Release Engineer vs Release Manager

I often see these two terms used interchangeably when in reality I don’t think they are. The release engineers are software engineers first. They know about the development cycle, branching strategy, versioning, etc. Release managers are not necessarily engineers. In fact, a release manager is more a role than a title. Someone in this role will coordinate the actions that need to be executed in order for the live release the going out. In this sense, the release engineer can put on the release manager cap, just as much as the project lead or senior architect can.

In an ideal world, a release manager would not be needed. The release engineering would be in charge of setting up an infrastructure such that the steps required to make a live push are automated. To paraphrase Beyoncé: “If you like it, put a button on it”. Etsy’s Deployinator is a very good example of what an automated release manager should be, but you particular solution doesn’t have to be all that fancy and it can boil down to a few deployment scripts cleverly parameterized and executed from any CI tool.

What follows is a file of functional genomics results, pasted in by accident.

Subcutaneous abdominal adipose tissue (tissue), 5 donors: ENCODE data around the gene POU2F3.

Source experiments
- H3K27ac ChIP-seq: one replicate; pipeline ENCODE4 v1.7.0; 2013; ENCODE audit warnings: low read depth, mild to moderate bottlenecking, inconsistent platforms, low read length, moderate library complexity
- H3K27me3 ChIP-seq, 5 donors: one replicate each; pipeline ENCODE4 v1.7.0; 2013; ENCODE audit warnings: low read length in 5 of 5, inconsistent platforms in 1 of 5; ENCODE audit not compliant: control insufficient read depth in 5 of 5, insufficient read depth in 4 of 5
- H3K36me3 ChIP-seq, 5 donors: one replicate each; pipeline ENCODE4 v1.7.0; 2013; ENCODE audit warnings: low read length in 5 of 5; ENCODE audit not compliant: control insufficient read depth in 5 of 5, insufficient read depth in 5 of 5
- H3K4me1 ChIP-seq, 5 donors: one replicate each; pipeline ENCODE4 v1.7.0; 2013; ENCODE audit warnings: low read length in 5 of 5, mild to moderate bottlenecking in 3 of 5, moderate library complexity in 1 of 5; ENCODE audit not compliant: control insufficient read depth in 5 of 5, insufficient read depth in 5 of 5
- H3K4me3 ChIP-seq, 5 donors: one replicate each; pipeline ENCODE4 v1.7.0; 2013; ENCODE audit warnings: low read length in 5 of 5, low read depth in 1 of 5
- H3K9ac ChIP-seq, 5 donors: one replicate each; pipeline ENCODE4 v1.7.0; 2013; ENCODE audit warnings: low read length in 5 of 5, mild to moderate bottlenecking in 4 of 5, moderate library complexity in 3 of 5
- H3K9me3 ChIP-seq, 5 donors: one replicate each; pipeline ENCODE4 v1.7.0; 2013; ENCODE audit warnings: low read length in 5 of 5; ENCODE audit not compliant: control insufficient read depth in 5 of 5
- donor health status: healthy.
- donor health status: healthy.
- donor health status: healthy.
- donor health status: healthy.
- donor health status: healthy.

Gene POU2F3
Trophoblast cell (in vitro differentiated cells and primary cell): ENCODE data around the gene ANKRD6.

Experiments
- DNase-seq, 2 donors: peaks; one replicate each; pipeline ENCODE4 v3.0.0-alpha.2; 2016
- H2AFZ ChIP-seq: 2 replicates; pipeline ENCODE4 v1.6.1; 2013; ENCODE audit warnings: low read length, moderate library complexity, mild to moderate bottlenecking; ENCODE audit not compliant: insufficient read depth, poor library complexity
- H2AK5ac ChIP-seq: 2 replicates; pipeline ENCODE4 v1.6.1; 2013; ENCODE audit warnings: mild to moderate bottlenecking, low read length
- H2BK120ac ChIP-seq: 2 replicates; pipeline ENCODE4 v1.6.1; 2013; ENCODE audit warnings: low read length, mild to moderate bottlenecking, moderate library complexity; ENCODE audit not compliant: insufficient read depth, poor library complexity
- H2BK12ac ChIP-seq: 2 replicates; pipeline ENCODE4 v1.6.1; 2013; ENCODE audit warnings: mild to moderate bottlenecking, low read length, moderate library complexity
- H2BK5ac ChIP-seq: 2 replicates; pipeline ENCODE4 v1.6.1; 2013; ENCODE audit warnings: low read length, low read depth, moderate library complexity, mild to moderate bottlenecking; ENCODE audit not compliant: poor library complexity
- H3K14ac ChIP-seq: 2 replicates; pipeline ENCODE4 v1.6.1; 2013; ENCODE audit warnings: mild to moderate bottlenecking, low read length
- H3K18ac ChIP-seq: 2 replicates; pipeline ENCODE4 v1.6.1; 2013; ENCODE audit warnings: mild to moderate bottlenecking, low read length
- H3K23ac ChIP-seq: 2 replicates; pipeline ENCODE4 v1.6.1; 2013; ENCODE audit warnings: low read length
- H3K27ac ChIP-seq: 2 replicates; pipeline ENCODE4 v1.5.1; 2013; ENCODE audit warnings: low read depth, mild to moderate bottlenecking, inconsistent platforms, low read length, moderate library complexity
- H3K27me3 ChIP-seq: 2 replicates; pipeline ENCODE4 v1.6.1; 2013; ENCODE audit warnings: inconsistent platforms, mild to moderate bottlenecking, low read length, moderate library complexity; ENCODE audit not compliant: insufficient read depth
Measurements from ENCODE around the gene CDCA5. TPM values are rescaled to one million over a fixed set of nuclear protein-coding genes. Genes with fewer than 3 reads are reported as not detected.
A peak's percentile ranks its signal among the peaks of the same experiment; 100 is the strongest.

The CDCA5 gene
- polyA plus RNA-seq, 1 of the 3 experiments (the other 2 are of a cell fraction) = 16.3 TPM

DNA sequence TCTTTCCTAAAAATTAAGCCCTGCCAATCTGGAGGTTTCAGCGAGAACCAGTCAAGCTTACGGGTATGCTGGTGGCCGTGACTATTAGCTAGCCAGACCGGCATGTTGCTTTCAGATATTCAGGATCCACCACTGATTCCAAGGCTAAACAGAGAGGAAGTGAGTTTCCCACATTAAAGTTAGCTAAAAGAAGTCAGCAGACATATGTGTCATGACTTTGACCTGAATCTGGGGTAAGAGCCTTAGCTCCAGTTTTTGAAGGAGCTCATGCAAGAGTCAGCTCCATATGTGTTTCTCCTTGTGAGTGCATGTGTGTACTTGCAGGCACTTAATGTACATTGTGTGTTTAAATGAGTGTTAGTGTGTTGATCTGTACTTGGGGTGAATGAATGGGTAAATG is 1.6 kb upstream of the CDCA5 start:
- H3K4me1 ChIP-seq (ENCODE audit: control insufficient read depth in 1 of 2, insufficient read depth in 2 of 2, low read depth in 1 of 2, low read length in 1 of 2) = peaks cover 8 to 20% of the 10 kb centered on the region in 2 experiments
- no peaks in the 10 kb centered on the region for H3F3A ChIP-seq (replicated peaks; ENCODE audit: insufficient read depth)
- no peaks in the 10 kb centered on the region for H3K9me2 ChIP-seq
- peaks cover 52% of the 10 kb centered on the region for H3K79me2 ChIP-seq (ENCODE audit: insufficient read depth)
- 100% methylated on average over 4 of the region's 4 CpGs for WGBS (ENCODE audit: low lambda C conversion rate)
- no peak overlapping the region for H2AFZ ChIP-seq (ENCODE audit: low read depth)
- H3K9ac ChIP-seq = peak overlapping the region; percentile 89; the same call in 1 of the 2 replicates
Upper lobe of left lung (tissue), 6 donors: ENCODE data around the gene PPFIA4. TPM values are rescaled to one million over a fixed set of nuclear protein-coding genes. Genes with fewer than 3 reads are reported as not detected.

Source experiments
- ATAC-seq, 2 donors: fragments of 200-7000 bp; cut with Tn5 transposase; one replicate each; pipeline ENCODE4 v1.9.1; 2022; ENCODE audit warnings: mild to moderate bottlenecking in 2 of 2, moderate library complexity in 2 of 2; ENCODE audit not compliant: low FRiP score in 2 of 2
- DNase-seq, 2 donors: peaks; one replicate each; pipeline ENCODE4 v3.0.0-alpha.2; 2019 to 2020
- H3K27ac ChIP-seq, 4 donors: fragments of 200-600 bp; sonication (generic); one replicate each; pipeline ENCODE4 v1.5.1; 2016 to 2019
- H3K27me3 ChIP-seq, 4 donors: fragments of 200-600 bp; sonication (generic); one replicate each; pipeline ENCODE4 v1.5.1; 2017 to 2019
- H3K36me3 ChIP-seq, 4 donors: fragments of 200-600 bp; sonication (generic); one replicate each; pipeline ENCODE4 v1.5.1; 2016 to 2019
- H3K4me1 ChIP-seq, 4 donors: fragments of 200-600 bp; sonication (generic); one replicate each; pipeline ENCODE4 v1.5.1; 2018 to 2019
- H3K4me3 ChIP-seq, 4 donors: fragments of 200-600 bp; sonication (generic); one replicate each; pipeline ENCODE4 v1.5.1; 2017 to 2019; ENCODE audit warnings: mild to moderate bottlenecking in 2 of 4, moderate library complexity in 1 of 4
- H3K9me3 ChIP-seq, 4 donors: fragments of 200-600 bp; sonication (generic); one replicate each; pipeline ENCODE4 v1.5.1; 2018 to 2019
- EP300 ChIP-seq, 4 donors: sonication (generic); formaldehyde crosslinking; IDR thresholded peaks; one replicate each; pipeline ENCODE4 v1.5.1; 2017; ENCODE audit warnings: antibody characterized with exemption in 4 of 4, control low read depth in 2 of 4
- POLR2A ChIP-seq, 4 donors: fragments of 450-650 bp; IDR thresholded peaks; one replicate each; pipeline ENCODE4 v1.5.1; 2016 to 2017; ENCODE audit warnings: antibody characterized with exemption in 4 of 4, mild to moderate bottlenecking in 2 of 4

It is understandable that for many organizations, a release manager is needed, but this shouldn’t be seen as a permanent requirement. Mixing in a engineering approach (that can come from the development engineers), even if it’s just part time, will gradually make the deployment process smoother. Even if it sounds counterintuitive, good release engineers should aim to put themselves out of a job, by automating every step of the process.

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